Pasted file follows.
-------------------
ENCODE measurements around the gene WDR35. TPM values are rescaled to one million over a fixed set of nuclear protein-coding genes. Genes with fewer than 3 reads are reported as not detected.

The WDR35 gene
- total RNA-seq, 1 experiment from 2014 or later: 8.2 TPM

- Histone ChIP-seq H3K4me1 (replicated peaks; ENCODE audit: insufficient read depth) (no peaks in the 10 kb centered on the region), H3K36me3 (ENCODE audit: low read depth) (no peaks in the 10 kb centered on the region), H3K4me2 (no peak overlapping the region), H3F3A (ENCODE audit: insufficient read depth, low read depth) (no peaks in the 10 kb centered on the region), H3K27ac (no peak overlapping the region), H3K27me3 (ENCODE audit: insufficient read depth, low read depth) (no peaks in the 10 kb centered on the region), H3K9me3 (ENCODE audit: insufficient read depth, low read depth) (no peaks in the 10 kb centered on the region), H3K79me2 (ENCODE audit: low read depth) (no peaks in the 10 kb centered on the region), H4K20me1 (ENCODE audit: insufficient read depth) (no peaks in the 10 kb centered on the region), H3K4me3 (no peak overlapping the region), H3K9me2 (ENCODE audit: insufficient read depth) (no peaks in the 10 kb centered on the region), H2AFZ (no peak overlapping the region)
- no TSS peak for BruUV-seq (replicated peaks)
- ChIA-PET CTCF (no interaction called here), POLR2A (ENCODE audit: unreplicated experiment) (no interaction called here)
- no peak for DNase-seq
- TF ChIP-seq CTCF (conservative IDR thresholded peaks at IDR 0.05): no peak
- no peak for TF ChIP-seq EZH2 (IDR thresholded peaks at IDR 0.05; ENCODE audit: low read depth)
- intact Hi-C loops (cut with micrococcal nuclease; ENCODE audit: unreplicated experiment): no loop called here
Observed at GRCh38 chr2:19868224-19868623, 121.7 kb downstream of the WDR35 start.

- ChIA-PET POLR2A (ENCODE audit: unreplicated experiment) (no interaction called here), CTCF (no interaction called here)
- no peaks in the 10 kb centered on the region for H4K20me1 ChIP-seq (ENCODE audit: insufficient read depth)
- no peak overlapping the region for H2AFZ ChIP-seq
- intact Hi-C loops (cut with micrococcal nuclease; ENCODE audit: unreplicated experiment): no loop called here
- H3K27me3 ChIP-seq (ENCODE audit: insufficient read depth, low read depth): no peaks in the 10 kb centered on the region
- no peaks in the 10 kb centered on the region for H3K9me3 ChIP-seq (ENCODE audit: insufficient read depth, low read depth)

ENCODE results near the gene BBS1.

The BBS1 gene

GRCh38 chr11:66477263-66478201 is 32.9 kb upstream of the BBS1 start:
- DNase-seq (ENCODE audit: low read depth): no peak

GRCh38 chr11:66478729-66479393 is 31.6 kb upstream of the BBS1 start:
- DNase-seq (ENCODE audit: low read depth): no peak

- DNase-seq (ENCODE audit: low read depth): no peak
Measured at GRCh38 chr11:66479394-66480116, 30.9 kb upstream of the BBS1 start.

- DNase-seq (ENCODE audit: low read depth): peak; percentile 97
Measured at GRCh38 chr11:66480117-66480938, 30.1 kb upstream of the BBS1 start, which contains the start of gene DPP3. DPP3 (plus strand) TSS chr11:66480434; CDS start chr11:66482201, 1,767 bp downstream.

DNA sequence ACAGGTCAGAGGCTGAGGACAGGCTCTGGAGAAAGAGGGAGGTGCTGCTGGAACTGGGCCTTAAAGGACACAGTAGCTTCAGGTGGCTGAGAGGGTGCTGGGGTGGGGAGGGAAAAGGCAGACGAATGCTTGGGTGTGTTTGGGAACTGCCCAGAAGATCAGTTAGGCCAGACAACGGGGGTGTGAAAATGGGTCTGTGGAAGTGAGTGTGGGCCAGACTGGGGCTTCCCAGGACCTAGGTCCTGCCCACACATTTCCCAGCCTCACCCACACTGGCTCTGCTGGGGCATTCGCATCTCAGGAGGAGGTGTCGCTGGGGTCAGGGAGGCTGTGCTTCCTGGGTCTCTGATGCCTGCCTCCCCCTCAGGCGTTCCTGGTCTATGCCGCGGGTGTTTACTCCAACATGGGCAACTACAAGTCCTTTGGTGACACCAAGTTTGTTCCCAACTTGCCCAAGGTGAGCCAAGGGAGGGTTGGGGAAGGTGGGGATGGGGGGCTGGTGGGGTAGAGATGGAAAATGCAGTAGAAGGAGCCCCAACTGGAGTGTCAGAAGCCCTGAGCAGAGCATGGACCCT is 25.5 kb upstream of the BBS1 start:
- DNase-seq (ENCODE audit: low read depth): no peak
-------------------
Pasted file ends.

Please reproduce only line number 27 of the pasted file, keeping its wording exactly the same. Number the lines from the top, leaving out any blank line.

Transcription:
Measured at GRCh38 chr11:66480117-66480938, 30.1 kb upstream of the BBS1 start, which contains the start of gene DPP3. DPP3 (plus strand) TSS chr11:66480434; CDS start chr11:66482201, 1,767 bp downstream.